Wednesday, July 2, 2008

Whoooo Lives in a Pineapple Under the Sea?


I don't even know where to begin on this one. After I got over the initial shocking realization of what it IS, I started thinking about the bigger implications.

Now I love SpongeBob. I actually used to watch it on a daily basis a few years ago. The artwork is what drew me in first. No, I take that back---it was actually Gary, SpongeBob's pet snail. Who meows like a cat. The bizarre-ness of a meowing snail forced be to sit down and watch for a bit...and THEN I realized that the artwork was pretty snazzy. The other thing I like about SpongeBob is if you're having a bad day, just watch a few episodes and voila! your troubles seem to disappear. He's such a happy little guy, always does the right thing.

Now I don't have kids, so I don't know how hard it is to take the rectal temperature of a sick, squirmy, two-year-old. I have probably repressed the memories of my own childhood experience, but I DO remember seeing my sister getting one. I think she just laid there and took it. But I am guessing the average kid, no matter how sick, probably does not dig this procedure.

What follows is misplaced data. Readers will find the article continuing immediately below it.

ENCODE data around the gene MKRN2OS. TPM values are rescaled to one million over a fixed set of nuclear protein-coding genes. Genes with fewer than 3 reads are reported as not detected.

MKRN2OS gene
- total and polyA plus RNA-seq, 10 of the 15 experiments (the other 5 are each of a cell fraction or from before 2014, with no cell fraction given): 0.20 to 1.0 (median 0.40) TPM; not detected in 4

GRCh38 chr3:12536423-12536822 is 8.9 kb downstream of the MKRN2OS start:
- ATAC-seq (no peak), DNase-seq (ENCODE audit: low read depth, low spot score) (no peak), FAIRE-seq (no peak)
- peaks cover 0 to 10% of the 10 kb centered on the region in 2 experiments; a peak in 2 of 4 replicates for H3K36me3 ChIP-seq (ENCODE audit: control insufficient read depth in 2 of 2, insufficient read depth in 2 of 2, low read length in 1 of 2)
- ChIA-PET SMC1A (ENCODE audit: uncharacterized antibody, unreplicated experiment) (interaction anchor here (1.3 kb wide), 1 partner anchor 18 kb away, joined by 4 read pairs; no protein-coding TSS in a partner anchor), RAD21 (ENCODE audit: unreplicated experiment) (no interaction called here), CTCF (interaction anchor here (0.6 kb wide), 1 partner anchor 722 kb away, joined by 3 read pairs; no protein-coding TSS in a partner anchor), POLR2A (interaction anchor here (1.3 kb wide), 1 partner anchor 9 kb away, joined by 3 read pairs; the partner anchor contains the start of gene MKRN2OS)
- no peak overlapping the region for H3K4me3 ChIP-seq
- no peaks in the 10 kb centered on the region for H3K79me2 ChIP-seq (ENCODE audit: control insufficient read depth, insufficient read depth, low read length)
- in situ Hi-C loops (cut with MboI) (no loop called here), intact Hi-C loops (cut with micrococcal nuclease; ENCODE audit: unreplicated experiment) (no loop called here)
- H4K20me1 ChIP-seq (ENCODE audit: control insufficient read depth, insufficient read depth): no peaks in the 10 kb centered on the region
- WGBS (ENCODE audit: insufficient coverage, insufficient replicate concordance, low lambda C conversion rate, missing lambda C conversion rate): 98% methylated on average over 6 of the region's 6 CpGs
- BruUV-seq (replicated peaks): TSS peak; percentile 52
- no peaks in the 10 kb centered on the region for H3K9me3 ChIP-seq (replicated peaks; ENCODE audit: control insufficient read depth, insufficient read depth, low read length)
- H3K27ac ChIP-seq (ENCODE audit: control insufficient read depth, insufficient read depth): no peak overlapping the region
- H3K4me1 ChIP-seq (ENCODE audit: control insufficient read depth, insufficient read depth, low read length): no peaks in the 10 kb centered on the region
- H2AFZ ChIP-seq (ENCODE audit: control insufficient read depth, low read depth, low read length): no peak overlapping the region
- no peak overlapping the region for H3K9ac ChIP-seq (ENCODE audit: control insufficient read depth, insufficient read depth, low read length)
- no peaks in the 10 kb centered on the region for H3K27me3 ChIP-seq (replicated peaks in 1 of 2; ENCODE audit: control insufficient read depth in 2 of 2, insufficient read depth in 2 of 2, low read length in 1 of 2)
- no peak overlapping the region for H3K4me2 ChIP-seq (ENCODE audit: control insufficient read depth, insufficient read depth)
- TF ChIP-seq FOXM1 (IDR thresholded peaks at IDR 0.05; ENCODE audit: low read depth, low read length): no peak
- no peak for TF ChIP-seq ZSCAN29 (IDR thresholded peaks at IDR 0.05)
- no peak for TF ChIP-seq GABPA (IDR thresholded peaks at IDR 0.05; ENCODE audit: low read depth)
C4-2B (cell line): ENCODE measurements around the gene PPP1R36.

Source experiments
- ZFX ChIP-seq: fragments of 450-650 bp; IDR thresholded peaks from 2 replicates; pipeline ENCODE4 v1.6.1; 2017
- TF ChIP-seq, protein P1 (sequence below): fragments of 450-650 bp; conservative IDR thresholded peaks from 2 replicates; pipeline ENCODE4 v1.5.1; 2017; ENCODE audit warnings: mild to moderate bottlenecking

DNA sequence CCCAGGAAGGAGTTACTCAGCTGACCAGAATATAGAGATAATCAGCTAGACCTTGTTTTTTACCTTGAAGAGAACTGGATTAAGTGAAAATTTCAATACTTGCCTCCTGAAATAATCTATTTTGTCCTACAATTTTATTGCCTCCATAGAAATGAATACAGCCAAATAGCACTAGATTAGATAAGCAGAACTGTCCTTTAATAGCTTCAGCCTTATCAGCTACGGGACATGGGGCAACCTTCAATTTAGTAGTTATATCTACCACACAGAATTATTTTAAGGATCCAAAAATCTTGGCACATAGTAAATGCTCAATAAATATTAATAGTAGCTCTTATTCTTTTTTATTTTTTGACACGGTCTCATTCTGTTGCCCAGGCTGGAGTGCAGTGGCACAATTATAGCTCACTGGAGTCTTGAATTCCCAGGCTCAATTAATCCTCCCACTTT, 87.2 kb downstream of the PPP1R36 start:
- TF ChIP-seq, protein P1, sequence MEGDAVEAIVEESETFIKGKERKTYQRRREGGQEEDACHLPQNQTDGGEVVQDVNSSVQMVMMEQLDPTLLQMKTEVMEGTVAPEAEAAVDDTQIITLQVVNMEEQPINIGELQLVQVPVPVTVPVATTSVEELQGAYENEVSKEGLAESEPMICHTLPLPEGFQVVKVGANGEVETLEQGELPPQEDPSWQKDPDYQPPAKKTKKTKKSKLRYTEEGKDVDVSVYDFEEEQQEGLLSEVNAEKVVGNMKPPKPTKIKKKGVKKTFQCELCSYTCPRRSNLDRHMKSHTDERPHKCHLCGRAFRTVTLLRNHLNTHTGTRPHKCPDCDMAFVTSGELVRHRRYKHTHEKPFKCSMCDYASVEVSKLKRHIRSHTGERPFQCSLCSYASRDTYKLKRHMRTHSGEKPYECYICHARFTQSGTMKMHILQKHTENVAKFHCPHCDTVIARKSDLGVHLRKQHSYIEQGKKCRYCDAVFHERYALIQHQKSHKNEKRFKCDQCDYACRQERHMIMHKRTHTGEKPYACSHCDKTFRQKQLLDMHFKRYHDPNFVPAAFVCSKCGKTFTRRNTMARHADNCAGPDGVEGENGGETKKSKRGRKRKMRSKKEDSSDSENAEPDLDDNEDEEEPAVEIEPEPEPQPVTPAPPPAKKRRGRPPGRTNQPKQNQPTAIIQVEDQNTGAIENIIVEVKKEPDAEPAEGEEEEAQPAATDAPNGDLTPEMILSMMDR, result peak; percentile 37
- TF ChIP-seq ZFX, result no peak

I imagine the thought behind using SpongeBob was to play to the kid's affection of the character and use it as a tool to get the kid to do something unpleasant. I guess this is the same idea behind the Flintstone vitamins from when I was a kid.
But there is a HUGE difference though between this and a vitamin shaped like a dinosaur.

Is the kid going to go for it just because it is SpongeBob? Or perhaps will the whole thing backfire and traumatize little Susie or Timmy for life--being "violated" by the very thing that brings such joy and happiness? The whole thing seems a little creepy to me. And apparently it plays the theme song when the reading is completed.

I realize that character licensing is where all the money is, but man, they should have thought about this one just a teeeeeny bit longer.

3 comments:

berto xxx said...

are you sure about that?


berto xxx

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Denis Faye said...

So, um, they might as well charge an extra $80 and pay for the kid's first therapy session with each purchase.